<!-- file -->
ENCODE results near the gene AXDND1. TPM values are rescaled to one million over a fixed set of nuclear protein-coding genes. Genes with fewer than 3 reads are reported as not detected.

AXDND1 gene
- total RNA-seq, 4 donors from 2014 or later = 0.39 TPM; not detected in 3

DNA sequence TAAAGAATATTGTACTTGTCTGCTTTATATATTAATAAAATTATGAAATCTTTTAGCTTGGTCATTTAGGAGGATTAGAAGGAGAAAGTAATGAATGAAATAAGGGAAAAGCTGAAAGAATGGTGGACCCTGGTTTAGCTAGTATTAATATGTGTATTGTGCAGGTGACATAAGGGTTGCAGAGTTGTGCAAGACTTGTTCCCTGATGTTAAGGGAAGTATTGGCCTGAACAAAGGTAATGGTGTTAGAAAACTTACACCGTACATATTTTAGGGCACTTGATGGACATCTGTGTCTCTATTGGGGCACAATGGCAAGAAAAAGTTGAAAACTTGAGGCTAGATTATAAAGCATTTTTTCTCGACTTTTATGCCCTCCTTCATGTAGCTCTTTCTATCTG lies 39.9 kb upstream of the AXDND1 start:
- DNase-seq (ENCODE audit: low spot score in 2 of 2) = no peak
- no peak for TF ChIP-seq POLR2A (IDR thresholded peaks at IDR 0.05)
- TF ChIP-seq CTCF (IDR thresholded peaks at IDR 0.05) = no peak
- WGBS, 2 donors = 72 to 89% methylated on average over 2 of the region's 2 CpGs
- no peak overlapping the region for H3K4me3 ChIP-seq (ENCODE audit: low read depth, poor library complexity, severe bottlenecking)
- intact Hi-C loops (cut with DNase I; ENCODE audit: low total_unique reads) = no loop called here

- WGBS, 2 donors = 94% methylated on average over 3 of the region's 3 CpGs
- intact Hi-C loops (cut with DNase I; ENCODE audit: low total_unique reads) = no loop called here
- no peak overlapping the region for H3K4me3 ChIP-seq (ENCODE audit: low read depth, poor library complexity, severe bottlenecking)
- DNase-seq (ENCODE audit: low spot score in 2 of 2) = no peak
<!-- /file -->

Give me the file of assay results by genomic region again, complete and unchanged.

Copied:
ENCODE results near the gene AXDND1. TPM values are rescaled to one million over a fixed set of nuclear protein-coding genes. Genes with fewer than 3 reads are reported as not detected.

AXDND1 gene
- total RNA-seq, 4 donors from 2014 or later = 0.39 TPM; not detected in 3

DNA sequence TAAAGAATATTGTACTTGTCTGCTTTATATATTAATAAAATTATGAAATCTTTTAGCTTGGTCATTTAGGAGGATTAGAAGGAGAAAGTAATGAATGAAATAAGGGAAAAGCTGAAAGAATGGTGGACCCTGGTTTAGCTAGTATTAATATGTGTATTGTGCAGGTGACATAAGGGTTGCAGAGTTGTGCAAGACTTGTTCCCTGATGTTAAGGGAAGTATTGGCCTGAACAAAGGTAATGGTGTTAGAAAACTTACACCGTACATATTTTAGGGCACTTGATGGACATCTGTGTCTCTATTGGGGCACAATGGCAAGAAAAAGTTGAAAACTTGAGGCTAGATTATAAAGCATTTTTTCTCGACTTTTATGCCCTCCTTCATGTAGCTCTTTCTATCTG lies 39.9 kb upstream of the AXDND1 start:
- DNase-seq (ENCODE audit: low spot score in 2 of 2) = no peak
- no peak for TF ChIP-seq POLR2A (IDR thresholded peaks at IDR 0.05)
- TF ChIP-seq CTCF (IDR thresholded peaks at IDR 0.05) = no peak
- WGBS, 2 donors = 72 to 89% methylated on average over 2 of the region's 2 CpGs
- no peak overlapping the region for H3K4me3 ChIP-seq (ENCODE audit: low read depth, poor library complexity, severe bottlenecking)
- intact Hi-C loops (cut with DNase I; ENCODE audit: low total_unique reads) = no loop called here

- WGBS, 2 donors = 94% methylated on average over 3 of the region's 3 CpGs
- intact Hi-C loops (cut with DNase I; ENCODE audit: low total_unique reads) = no loop called here
- no peak overlapping the region for H3K4me3 ChIP-seq (ENCODE audit: low read depth, poor library complexity, severe bottlenecking)
- DNase-seq (ENCODE audit: low spot score in 2 of 2) = no peak